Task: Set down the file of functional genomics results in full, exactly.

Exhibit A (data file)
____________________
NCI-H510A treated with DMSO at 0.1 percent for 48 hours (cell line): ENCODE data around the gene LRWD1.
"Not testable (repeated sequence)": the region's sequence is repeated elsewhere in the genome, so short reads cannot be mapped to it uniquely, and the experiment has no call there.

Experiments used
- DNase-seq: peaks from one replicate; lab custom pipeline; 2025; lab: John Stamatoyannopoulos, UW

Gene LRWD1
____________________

NCI-H510A treated with DMSO at 0.1 percent for 48 hours (cell line): ENCODE data around the gene LRWD1.
"Not testable (repeated sequence)": the region's sequence is repeated elsewhere in the genome, so short reads cannot be mapped to it uniquely, and the experiment has no call there.

Experiments used
- DNase-seq: peaks from one replicate; lab custom pipeline; 2025; lab: John Stamatoyannopoulos, UW

Gene LRWD1